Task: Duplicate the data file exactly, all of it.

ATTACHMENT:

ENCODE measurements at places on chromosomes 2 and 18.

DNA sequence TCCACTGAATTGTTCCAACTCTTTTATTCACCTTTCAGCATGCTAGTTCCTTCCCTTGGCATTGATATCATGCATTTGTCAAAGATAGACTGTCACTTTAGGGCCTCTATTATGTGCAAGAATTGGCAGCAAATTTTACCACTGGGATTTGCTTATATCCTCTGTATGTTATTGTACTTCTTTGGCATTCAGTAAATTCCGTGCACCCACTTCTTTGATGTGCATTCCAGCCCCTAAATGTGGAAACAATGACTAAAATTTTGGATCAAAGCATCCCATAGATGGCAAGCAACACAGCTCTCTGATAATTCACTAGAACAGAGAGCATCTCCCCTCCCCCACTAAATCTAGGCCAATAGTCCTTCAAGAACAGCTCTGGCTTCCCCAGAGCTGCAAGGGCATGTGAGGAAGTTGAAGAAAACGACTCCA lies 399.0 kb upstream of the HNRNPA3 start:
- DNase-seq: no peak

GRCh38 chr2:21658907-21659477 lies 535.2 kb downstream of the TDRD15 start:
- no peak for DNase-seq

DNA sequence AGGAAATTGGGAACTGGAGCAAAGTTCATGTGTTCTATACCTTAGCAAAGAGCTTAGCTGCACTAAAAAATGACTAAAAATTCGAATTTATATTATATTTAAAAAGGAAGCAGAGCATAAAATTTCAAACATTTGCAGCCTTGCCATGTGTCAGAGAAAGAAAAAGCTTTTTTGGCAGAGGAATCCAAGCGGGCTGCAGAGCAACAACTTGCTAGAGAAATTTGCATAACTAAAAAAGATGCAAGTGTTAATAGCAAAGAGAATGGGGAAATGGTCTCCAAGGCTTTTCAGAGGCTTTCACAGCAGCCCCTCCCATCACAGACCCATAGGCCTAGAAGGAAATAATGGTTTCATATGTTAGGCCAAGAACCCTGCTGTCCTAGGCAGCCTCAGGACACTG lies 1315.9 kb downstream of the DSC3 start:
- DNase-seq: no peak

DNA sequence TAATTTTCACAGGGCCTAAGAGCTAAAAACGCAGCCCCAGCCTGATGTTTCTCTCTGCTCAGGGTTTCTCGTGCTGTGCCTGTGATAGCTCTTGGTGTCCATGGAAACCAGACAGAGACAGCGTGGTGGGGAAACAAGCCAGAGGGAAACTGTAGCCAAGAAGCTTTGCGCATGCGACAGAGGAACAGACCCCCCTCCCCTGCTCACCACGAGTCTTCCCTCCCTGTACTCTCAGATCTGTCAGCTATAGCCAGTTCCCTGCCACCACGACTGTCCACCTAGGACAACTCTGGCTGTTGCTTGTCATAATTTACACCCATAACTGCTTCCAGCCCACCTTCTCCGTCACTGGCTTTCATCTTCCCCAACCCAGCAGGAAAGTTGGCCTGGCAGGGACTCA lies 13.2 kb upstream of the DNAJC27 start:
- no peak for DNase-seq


ENCODE measurements at places on chromosomes 2 and 18.

DNA sequence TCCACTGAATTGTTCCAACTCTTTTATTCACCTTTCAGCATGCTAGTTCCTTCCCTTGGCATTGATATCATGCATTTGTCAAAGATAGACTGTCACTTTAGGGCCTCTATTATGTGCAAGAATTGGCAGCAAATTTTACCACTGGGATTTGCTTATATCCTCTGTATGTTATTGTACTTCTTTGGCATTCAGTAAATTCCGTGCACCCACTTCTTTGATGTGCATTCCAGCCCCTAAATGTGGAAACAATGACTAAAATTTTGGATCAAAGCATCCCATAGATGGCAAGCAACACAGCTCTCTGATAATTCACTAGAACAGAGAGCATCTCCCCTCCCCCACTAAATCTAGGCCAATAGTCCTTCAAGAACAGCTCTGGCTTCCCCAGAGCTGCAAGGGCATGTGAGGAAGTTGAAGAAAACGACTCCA lies 399.0 kb upstream of the HNRNPA3 start:
- DNase-seq: no peak

GRCh38 chr2:21658907-21659477 lies 535.2 kb downstream of the TDRD15 start:
- no peak for DNase-seq

DNA sequence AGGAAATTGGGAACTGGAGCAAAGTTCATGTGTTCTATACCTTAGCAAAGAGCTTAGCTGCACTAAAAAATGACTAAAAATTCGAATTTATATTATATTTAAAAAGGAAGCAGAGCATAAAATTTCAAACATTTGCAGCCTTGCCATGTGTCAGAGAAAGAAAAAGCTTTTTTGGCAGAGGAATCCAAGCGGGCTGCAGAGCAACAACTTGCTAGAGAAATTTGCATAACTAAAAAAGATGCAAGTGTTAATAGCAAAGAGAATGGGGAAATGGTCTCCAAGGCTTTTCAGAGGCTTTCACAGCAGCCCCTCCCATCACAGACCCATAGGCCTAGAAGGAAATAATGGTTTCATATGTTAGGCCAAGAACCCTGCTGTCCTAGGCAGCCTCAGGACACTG lies 1315.9 kb downstream of the DSC3 start:
- DNase-seq: no peak

DNA sequence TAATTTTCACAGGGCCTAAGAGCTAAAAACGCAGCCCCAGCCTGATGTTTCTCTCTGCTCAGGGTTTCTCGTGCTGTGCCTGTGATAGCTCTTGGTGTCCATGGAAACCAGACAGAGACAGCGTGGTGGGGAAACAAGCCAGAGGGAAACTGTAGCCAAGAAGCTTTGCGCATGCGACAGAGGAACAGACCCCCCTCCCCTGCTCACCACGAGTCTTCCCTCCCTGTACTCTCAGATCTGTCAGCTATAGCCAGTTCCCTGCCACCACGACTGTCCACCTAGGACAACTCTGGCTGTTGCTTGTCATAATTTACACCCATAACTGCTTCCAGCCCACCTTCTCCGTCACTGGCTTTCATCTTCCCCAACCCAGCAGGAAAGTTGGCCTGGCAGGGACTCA lies 13.2 kb upstream of the DNAJC27 start:
- no peak for DNase-seq